Elon Musk Backs Out of Buying Twitter Filing to Terminate $44 Billion Deal

In a court filing obtained by PEOPLE, Musk said that he wants to terminate his Twitter deal, alleging that the company was in "breach of multiple provisions" of the original agreement

BEVERLY HILLS, CA - FEBRUARY 22: CEO of Tesla and Space X Elon Musk attends the 2015 Vanity Fair Oscar Party hosted by Graydon Carter at Wallis Annenberg Center for the Performing Arts on February 22, 2015 in Beverly Hills, California. (Photo by Pascal Le Segretain/Getty Images)
Elon Musk. Photo: Pascal Le Segretain/Getty

Elon Musk won't be buying Twitter after all.

In a court filing obtained by PEOPLE on Friday, Musk said that he wants to terminate his $44 billion dollar Twitter deal, alleging that the company was in "breach of multiple provisions" of the original agreement.

In the filing, Musk claims that Twitter did not provide enough information about the number of fake accounts and bots on the social media platform, and didn't give his team enough data to do their own analysis.

"Sometimes Twitter has ignored Mr. Musk's requests, sometimes it has rejected them for reasons that appear to be unjustified, and sometimes it has claimed to comply while giving Mr. Musk incomplete or unusable information," reads the filing.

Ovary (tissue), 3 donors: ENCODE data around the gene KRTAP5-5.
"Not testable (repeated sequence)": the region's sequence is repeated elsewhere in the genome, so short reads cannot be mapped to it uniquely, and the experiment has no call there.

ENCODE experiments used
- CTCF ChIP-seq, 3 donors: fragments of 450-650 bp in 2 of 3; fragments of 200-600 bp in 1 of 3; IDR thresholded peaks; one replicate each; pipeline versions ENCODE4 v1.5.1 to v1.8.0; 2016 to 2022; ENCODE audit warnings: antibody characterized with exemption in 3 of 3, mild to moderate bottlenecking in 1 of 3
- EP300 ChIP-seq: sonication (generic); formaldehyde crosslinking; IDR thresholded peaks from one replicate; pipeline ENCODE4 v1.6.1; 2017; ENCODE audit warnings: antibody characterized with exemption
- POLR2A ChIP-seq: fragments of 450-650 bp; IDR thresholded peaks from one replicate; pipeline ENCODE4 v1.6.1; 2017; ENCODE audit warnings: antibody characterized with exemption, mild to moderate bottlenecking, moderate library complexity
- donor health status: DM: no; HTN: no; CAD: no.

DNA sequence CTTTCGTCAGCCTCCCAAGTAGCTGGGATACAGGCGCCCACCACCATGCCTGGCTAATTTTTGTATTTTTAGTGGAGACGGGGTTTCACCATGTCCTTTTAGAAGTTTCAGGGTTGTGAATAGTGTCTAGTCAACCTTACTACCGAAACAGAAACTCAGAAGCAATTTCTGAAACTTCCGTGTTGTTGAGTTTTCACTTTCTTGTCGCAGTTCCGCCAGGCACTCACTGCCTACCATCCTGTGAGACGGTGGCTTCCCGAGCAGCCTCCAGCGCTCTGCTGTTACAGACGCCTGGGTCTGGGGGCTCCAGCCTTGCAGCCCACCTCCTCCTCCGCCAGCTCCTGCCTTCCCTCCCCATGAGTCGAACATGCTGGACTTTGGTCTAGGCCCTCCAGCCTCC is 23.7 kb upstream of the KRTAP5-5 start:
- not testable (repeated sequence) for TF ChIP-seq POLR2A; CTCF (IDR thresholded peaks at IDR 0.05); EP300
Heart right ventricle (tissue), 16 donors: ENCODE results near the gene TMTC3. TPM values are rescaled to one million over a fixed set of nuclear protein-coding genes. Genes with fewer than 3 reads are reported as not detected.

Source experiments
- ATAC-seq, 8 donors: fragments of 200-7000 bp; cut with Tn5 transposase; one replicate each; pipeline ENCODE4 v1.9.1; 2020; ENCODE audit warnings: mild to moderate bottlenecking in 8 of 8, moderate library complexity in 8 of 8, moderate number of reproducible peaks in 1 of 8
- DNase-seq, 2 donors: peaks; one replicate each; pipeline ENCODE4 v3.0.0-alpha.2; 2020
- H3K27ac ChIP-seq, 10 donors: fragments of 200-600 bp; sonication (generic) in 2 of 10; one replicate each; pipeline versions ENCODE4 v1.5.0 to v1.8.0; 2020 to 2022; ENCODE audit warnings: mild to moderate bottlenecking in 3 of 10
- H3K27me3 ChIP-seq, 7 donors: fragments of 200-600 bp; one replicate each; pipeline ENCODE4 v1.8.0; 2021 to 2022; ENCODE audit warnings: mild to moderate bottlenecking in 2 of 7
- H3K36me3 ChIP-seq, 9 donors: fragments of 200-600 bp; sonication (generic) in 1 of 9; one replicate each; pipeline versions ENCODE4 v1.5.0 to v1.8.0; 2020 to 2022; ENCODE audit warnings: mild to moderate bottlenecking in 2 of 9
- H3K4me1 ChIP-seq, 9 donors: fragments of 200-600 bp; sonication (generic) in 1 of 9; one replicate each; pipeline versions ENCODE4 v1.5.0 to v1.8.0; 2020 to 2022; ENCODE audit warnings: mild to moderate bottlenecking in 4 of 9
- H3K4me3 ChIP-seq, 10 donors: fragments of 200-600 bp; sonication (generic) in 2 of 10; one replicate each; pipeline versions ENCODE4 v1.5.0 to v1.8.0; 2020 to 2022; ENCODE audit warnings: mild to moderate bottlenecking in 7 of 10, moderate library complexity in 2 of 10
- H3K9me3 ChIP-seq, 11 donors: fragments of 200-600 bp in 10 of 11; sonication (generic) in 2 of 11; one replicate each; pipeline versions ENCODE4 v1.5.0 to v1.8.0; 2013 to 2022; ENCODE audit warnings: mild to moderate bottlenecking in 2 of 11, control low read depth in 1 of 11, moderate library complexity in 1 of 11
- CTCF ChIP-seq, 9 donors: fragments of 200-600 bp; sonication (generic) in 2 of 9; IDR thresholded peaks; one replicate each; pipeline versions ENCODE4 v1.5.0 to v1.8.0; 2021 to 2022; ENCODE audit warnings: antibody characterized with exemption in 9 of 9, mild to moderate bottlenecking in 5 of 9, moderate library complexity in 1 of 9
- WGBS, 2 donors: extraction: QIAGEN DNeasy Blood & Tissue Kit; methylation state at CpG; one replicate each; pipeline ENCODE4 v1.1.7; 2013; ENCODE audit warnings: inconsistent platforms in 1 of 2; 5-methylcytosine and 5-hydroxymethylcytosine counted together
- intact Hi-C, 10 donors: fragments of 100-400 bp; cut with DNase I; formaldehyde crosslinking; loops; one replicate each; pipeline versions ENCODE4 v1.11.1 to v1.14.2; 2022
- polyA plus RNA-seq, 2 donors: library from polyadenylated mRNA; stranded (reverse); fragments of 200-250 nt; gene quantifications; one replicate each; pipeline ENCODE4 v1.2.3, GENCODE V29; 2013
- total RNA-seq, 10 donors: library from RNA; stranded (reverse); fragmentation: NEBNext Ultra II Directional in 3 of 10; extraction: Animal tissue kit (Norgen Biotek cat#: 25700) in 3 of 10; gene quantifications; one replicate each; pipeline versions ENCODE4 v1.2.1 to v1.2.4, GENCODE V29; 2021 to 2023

The filing also states that Twitter fired "two key, high-ranking employees," laid off a third of its talent acquisition team, instituted a general hiring freeze, and more without Musk's consent.

The Twitter Board says it now plans to sue Musk to ensure the deal goes through.

"We are committed to closing the transaction on the price and terms agreed upon with Mr. Musk and plan to pursue legal action to enforce the merger agreement. We are confident we will prevail in the Delaware Court of Chancery," the Twitter Board said in a statement provided to PEOPLE Friday.

PEOPLE has reached out to Musk's attorney for comment.

The news came nearly two months after the Tesla and SpaceX CEO, 50, said that the $44 billion deal was "temporarily on hold."

On April 13, Musk shared a Reuters article that reported a recent filing by the social media platform found that "false or spam accounts represented fewer than 5 percent of its monetizable daily active users during the first quarter."

At the time, Musk — who said he was "still committed to acquisition" — shared that his purchase was "temporarily on hold pending details supporting calculation that spam/fake accounts do indeed represent less than 5 percent of users."

He went on to note that in order to get to the bottom of the issue, "my team will do a random sample of 100 followers of @twitter," and invited other social media users to do the same to "see what they discover."

Asked in a comment why he picked 100 followers, Musk wrote, "I picked 100 as the sample size number, because that is what Twitter uses to calculate <5% fake/spam/duplicate."

In the days that followed, tensions appeared to simmer between Twitter and Musk.

On May 14, the billionaire tweeted that "Twitter legal just called to complain that I violated their NDA by revealing the bot check sample size is 100!"

In another message over the weekend, Musk wrote that he had "yet to see *any* analysis that has that has fake/spam/duplicates at <5%."

RELATED VIDEO: Twitter Co-Founder Jack Dorsey on Elon Musk's New Ownership: 'This Is the Right Path'